The Influence of Beliefs About Causes of Depression on Perceived Stigma and Social Distance in Iranian Adolescents
R. Pauli1, G. Pasha2, C. Gilvarry1, C. Essau1
1University of Roehampton, Department of Psychology, United Kingdom
2Islamic Azad University, Ahvaz Branch, Iran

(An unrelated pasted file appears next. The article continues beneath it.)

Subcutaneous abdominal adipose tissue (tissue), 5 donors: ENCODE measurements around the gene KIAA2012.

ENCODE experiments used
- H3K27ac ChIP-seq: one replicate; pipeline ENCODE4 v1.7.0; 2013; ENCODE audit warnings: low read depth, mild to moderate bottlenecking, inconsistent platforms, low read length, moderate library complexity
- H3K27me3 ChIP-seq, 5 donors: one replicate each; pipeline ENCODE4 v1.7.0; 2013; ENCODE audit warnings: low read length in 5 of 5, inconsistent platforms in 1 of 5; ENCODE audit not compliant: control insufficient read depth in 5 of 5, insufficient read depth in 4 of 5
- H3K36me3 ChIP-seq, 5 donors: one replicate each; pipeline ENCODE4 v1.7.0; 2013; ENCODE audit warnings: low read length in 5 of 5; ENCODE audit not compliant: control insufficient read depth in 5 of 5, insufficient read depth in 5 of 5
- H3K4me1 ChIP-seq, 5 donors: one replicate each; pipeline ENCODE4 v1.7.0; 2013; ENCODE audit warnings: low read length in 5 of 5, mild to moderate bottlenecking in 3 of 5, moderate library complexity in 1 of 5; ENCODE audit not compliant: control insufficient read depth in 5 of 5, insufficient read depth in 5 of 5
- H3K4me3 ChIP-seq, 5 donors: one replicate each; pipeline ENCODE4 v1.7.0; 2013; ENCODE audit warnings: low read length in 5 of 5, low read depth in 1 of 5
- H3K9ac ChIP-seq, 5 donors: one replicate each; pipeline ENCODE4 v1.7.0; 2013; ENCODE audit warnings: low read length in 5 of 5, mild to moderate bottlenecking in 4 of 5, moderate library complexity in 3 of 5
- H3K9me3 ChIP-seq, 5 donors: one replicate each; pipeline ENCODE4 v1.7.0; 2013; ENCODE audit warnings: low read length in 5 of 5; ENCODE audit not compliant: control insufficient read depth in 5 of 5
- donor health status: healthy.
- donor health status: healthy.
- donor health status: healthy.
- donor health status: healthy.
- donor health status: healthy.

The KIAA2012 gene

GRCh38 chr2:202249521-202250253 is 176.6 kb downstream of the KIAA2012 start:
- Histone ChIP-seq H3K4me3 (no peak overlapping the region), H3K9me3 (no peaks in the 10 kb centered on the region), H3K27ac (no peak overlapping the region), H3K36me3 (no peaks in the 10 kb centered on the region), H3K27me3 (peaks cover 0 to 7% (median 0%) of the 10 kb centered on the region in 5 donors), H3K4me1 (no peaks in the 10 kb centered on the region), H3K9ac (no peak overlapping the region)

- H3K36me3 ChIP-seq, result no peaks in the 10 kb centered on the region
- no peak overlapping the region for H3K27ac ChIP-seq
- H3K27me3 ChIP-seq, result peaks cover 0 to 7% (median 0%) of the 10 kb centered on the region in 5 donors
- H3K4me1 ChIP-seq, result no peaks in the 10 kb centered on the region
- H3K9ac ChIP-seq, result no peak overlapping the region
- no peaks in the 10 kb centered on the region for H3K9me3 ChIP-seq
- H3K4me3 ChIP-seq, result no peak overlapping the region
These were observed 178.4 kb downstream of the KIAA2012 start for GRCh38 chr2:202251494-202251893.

Depression frequently first emerges during adolescence. Evidence suggests that young people’s knowledge about causes of depression, preventative strategies and treatment are important factors in seeking timely professional help. However, a significant barrier to seeking out care is the perceived stigma surrounding mental illness, particularly in non-Western cultures. In this study, Iranian adolescents (N=1984 , Age=12 -17 yrs) were presented with a vignette depicting a character with depression. Approximately half the adolescents correctly recognised depression as the problem. Participants also rated the likelihood of different causes of the problem. Perceived stigma was predicted by causal attributions to upbringing, bad luck and mental illness, whereas the most significant predictors of personal social distance were causes under the affected person’s control, such as the ‘normal ups and down’s of life’ and ‘bad character’. It is important to address beliefs about causes of depression as part of a mental health literacy programme in order to reduce stigma associated with common misconceptions of mental illness improve health seeking behaviour in adolescents.